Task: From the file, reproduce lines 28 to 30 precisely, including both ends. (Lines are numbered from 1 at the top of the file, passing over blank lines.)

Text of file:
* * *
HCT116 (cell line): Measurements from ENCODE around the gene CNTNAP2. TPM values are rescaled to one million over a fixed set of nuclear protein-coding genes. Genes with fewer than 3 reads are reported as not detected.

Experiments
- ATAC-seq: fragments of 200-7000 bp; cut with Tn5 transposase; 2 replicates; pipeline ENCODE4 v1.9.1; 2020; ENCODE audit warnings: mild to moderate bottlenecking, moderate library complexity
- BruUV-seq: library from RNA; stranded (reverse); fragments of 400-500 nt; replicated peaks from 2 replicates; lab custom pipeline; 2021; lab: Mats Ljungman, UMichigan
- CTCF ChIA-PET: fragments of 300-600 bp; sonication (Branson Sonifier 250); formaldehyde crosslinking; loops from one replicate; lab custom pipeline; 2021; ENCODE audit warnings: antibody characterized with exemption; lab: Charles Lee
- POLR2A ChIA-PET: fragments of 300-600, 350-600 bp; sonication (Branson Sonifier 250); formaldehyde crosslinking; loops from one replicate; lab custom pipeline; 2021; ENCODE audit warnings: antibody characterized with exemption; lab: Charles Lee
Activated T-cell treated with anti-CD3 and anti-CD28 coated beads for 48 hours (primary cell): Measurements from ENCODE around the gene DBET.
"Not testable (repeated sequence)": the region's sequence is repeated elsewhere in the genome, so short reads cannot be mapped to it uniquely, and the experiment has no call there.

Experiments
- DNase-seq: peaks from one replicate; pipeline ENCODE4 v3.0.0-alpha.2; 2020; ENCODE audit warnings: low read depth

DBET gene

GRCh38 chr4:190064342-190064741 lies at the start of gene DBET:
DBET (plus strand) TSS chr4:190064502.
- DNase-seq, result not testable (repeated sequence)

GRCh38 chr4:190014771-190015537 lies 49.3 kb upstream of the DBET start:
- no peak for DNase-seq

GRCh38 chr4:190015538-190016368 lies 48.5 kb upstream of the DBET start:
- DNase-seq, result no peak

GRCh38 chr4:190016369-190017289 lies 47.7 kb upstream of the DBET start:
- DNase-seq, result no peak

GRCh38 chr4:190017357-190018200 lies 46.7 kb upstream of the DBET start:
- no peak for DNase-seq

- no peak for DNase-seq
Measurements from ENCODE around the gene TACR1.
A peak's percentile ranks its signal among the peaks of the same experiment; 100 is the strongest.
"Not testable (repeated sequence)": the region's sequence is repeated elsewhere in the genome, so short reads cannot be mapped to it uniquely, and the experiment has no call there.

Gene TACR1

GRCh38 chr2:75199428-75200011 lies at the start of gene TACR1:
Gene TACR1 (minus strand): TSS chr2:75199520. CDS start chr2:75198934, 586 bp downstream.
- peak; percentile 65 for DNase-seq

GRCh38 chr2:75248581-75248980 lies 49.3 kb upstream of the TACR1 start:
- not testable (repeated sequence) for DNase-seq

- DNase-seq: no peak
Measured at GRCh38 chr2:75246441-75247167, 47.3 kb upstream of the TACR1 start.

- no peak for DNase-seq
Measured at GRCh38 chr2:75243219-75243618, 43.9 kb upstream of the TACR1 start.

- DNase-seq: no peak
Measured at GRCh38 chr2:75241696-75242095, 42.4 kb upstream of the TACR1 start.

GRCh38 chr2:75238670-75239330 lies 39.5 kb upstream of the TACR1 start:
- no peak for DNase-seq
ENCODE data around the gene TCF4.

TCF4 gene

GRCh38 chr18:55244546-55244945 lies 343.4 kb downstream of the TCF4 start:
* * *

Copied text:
GRCh38 chr2:75199428-75200011 lies at the start of gene TACR1:
Gene TACR1 (minus strand): TSS chr2:75199520. CDS start chr2:75198934, 586 bp downstream.
- peak; percentile 65 for DNase-seq